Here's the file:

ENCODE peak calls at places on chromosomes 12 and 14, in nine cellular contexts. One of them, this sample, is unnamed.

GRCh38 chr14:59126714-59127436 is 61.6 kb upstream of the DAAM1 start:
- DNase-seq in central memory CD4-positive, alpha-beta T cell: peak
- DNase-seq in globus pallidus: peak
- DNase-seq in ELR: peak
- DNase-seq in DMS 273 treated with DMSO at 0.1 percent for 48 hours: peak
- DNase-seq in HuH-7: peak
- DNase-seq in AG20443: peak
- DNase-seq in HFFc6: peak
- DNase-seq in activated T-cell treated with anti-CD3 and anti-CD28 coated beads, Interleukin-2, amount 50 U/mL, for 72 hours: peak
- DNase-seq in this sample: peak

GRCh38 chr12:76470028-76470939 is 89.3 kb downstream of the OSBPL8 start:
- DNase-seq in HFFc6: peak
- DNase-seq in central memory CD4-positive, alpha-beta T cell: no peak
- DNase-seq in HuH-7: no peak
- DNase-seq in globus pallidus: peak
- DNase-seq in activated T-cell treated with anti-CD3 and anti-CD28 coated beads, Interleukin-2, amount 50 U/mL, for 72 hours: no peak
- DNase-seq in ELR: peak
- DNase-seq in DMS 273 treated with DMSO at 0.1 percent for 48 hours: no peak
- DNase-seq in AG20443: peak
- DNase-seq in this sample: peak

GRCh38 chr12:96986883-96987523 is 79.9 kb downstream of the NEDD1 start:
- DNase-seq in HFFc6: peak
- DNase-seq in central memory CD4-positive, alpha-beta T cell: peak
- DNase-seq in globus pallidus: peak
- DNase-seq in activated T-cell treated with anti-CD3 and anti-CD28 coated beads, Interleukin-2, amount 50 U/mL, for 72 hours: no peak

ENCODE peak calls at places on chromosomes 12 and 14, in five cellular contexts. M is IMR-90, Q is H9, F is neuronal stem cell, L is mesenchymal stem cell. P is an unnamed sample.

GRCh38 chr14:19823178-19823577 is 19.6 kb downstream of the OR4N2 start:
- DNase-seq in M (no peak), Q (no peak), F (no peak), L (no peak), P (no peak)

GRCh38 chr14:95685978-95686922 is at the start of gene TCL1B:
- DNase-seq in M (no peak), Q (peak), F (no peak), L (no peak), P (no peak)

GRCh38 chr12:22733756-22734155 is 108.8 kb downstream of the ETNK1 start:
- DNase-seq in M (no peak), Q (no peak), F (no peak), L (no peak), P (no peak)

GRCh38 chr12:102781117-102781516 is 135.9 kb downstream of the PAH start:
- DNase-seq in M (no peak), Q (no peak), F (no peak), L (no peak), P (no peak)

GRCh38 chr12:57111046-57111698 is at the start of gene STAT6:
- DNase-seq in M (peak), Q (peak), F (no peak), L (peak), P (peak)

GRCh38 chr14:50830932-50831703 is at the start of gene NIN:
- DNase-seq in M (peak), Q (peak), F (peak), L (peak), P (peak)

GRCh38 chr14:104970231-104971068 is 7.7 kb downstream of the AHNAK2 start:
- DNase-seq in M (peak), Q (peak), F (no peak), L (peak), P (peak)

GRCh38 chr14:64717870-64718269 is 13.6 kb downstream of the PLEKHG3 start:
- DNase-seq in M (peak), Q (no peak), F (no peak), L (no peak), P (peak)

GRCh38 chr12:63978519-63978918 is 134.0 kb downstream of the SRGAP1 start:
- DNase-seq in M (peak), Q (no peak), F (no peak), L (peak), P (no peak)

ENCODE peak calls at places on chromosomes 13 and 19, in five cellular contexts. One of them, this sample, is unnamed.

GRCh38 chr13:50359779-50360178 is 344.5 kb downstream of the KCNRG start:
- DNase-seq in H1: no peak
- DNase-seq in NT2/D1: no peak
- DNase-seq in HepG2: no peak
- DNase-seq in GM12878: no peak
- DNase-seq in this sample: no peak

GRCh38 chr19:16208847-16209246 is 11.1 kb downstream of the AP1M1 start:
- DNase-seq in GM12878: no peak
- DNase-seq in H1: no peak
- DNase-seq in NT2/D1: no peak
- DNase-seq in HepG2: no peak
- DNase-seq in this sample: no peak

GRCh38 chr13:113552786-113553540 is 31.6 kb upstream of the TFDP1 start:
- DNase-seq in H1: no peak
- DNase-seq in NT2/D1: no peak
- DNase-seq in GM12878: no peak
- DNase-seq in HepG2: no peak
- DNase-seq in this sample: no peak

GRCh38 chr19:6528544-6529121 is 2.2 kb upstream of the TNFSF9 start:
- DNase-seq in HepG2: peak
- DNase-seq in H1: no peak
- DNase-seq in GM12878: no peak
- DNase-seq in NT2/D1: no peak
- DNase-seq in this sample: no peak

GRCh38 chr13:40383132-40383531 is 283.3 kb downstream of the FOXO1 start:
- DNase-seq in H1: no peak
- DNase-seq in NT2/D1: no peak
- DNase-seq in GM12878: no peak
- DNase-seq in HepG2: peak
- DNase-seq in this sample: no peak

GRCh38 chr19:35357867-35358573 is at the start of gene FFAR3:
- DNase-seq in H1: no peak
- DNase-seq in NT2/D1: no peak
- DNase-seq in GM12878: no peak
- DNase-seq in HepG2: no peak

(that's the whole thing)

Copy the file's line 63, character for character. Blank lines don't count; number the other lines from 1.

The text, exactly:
- DNase-seq in HepG2: no peak